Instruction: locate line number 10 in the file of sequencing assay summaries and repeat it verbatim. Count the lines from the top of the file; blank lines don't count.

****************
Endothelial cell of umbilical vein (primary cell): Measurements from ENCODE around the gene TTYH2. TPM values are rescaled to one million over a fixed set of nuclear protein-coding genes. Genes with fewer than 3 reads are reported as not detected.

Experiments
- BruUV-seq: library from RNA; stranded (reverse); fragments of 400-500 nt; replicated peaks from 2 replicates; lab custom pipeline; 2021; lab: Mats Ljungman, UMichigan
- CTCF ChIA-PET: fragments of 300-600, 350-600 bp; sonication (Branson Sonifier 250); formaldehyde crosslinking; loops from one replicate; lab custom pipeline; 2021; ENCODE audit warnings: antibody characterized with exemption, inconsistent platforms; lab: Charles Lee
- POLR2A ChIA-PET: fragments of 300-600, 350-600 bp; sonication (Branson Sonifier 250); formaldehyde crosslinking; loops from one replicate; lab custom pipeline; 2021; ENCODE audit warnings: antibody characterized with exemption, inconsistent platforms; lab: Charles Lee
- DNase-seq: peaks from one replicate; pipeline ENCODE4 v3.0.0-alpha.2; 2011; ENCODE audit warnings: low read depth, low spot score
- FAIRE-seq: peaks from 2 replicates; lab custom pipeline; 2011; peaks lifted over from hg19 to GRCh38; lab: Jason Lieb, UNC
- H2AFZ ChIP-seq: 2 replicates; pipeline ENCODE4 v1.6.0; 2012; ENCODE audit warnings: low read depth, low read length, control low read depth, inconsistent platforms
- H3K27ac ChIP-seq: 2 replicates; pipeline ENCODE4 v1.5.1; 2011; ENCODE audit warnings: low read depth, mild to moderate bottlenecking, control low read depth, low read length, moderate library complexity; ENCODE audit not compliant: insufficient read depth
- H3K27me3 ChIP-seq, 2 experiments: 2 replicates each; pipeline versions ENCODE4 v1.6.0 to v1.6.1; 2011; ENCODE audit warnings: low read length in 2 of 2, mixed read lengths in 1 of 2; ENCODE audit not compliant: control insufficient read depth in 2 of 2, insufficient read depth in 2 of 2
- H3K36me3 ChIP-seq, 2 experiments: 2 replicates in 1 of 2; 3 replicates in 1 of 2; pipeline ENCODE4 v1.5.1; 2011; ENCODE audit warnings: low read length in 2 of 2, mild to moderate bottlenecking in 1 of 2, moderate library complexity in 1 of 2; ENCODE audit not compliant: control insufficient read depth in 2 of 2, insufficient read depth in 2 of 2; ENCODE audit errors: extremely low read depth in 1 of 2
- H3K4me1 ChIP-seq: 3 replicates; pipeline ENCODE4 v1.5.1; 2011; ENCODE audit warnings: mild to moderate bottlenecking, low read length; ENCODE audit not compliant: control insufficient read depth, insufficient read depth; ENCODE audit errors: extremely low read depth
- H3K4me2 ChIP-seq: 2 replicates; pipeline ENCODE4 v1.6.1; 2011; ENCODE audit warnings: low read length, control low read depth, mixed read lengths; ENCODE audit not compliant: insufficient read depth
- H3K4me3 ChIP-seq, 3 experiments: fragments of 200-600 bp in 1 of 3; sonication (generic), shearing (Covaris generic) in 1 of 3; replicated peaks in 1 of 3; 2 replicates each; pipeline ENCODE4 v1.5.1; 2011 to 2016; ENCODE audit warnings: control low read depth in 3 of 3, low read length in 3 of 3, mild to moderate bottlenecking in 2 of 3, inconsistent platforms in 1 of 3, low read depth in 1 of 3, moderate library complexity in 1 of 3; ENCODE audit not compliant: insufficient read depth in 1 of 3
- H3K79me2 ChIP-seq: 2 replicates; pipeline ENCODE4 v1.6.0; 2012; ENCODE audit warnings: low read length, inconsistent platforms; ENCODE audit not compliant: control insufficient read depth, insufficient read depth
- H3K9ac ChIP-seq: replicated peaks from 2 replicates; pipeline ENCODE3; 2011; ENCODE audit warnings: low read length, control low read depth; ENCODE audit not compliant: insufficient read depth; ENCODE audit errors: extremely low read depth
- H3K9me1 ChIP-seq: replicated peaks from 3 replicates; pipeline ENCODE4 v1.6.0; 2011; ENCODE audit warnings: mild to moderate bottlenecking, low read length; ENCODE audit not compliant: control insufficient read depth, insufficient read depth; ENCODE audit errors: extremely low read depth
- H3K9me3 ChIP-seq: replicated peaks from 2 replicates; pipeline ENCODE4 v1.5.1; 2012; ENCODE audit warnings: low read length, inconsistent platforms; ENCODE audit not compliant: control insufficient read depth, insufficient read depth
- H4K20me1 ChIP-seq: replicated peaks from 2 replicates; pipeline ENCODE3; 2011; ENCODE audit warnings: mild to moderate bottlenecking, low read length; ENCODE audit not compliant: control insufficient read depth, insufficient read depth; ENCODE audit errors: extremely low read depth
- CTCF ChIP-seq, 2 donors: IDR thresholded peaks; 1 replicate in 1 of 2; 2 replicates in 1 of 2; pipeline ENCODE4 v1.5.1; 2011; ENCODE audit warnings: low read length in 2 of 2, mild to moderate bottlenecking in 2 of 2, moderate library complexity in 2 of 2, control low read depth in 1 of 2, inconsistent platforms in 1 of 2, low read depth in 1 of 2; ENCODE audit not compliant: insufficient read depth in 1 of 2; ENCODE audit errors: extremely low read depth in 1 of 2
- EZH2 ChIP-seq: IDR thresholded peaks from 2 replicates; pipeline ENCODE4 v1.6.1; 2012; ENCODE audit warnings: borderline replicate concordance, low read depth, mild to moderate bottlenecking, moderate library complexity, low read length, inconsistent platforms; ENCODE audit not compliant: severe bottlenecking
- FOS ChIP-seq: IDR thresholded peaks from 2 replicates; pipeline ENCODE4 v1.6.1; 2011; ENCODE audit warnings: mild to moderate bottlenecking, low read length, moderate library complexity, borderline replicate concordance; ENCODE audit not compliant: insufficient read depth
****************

- H3K27me3 ChIP-seq, 2 experiments: 2 replicates each; pipeline versions ENCODE4 v1.6.0 to v1.6.1; 2011; ENCODE audit warnings: low read length in 2 of 2, mixed read lengths in 1 of 2; ENCODE audit not compliant: control insufficient read depth in 2 of 2, insufficient read depth in 2 of 2